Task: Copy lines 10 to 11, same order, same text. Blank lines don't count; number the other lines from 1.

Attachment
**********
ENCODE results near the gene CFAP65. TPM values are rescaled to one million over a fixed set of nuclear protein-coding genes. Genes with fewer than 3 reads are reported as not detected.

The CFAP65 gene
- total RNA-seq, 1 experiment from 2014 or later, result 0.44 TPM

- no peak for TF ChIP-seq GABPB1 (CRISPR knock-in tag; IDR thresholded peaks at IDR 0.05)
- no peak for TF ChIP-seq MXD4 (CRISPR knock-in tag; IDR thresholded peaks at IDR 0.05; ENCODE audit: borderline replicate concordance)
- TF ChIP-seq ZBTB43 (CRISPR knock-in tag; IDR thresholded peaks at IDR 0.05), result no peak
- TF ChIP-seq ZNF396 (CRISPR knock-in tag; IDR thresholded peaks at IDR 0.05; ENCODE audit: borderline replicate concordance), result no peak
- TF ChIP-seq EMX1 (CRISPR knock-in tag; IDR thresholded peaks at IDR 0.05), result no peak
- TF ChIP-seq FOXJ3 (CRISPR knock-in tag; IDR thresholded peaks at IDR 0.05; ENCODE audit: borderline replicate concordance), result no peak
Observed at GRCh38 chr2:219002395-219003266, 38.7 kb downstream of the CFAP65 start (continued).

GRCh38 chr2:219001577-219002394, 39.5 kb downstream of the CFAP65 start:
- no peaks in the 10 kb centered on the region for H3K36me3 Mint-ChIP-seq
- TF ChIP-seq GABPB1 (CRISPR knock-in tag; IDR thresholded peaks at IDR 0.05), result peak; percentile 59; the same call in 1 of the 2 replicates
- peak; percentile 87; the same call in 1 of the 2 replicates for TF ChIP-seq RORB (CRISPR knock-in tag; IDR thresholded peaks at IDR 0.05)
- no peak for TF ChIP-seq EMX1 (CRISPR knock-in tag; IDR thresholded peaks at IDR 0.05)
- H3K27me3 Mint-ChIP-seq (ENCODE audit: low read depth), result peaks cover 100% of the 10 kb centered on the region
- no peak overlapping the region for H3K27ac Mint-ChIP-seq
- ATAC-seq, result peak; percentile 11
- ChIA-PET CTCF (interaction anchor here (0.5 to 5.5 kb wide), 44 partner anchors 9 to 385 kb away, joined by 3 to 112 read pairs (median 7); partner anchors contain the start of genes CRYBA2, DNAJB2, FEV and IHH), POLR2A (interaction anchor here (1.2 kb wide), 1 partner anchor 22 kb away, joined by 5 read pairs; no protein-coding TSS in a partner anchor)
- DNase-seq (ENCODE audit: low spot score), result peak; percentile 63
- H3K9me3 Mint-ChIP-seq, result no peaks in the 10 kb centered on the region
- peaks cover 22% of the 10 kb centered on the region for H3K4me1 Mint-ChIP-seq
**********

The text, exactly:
Observed at GRCh38 chr2:219002395-219003266, 38.7 kb downstream of the CFAP65 start (continued).

GRCh38 chr2:219001577-219002394, 39.5 kb downstream of the CFAP65 start: